Einstein said, “Energy cannot be created or destroyed. It can only be changed from one form into another.” Strange that a scientist’s quote brought me comfort in dealing with the death of my husband, Gary. It also became the means by which I convinced myself I wasn’t crazy when seemingly inexplicable, spiritual experiences happened.

These are stories I’ve rarely shared. I chose to keep them mostly private. Why? Because I feared being judged. Now, I simply do not care what others think.

Feeling the presence of the loved ones we’ve lost can be comforting. Is it real or imagined? I don’t have the answer to this. What I know is the moments of sensing Gary near me filled me with peace and love. Perhaps it was my mind creating stories to help me cope. Perhaps not. Does it matter? To me, it does not. If it brings you comfort to embrace what appear to be signs or messages from a loved one after they are gone, then embrace these things.

The first time I ‘saw’ Gary after he passed, I was driving down a major freeway in Los Angeles. It was a bright, sunny day. I looked up and there he was, perched on the lane divider. Black cowboy boots, black jeans, black leather jacket, cool looking sunglasses, and a picture of total health – Gary before cancer. He stood there, arms crossed comfortably in typical Gary style.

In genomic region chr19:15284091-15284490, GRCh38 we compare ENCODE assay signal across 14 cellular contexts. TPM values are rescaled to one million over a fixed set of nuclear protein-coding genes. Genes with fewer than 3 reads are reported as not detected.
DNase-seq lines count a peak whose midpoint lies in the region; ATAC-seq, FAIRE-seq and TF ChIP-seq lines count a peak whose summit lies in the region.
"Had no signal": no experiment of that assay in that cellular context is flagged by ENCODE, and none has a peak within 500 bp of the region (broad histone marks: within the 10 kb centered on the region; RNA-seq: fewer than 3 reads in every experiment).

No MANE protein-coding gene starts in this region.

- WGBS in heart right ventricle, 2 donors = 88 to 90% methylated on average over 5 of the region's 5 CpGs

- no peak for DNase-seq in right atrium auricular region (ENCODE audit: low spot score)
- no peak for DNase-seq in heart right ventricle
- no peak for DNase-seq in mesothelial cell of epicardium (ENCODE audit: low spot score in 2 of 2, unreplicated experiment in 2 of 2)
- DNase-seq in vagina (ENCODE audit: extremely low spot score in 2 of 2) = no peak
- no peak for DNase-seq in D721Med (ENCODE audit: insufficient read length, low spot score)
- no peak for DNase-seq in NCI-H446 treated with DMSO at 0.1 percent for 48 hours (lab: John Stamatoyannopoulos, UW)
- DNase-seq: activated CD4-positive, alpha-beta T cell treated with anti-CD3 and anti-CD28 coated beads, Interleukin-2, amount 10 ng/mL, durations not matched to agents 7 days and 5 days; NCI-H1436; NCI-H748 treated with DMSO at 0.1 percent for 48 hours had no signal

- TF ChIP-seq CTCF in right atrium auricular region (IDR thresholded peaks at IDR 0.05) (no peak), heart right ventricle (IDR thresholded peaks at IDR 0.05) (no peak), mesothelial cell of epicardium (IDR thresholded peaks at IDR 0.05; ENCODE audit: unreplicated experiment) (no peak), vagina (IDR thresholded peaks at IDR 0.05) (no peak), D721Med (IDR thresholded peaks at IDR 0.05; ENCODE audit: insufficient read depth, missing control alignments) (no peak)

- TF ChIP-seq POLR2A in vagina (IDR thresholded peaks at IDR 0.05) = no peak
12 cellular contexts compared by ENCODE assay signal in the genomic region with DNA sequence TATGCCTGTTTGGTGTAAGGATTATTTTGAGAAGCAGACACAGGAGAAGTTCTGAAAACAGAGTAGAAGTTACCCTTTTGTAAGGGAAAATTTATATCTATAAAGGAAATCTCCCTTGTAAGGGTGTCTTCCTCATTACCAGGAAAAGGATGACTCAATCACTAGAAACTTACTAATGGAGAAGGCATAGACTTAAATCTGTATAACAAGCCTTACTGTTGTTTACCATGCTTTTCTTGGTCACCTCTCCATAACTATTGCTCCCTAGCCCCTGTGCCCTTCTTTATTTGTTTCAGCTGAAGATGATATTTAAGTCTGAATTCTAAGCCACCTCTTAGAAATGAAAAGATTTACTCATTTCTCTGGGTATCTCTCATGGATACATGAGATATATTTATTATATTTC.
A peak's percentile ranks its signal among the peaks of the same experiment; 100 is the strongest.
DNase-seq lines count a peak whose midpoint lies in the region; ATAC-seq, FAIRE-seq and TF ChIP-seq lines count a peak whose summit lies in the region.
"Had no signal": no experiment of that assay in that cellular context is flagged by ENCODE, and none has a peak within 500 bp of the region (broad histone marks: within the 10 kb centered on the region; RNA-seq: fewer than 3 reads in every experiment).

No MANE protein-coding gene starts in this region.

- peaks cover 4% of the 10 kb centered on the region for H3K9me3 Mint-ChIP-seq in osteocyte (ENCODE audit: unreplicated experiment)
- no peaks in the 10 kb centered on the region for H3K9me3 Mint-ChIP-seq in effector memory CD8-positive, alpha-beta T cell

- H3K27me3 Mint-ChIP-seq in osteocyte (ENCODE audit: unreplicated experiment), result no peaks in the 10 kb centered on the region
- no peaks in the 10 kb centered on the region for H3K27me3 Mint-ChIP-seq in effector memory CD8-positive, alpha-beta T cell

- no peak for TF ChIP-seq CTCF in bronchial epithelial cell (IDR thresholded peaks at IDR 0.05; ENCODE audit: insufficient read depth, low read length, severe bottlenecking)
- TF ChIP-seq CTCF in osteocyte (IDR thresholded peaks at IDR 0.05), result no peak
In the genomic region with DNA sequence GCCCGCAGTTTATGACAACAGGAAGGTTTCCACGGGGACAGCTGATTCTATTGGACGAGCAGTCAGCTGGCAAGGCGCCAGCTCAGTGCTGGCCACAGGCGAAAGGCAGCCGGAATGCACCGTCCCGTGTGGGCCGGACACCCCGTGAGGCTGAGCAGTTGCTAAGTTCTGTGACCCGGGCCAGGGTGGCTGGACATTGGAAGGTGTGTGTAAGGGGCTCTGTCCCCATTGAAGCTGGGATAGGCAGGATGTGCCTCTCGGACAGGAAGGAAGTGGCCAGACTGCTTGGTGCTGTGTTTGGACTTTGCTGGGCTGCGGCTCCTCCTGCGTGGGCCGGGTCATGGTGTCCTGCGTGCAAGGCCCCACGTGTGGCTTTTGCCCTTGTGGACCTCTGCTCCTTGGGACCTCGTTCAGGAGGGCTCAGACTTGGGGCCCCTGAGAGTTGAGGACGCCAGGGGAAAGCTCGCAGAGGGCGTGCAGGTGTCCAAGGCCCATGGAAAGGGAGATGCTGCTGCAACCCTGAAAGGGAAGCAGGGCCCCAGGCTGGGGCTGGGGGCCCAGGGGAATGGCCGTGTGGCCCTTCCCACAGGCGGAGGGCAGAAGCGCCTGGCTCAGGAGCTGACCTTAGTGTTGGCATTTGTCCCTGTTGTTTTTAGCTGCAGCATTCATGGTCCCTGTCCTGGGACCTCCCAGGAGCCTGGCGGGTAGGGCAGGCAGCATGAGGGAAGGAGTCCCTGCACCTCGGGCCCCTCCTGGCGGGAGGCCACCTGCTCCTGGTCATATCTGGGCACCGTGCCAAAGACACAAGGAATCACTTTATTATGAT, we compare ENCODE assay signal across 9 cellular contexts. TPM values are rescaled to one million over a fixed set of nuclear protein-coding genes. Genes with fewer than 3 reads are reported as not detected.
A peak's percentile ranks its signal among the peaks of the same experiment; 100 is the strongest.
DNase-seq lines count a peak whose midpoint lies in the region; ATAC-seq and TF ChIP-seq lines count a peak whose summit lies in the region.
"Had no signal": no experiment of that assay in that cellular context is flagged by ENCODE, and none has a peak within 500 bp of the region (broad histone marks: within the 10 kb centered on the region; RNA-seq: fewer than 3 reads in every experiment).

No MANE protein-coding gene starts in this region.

Before I could question what I was seeing, I sensed he was letting me know he was okay and that I would be okay, too. As I travelled closer, he faded away leaving me with the first sense of peace I’d had in a long time.

I sensed him at other moments but I only ever saw him one more time. I was walking our dog about three years after he’d passed. A blanket of grief related depression had settled over me. I was struggling to find a way to go on. Up ahead, a tall, thick hedge on the right divided an open stretch of land. Just like in “A Field of Dreams,” as we passed by the hedge, he came walking out of it. His face held a look of grave concern. He took a few long strides without breaking his gaze and then faded away leaving an empty space of grass and air.

He was right to be concerned. His visit prompted me to make some changes. I’d always found exercise to be a healing agent for me. I decided to start working out again. The heavy fog began to lift by the end of my third session. I resolved my grief related depression, though it took time and vigilance. I remain thankful for the spiritual encounter with my late husband that prompted me to take action. Were these visits real or imagined? Because what is most important to me is that they helped me, I don’t waste time asking that question. In each instance, I felt at peace and I felt loved.

I think I’ll side with Einstein’s explanation that energy can’t be created or destroyed…only transformed. I’ll trust that the love Gary had for me was transformed into an experience of his presence when I most needed it.

Tambre Leighn

Tambre Leighn is a published author, speaker, and outspoken patient/caregiver advocate. Her background as a professional athlete and her personal experience caregiving for her late husband along with her struggles with grief-related depression after being widowed inspired Tambre to become a coach. After years of coaching individual clients, she now provides consulting and training to healthcare organizations to improve the patient and caregiver experience. In her down time, she enjoys dancing Argentine Tango and writing.

More Articles Written by Tambre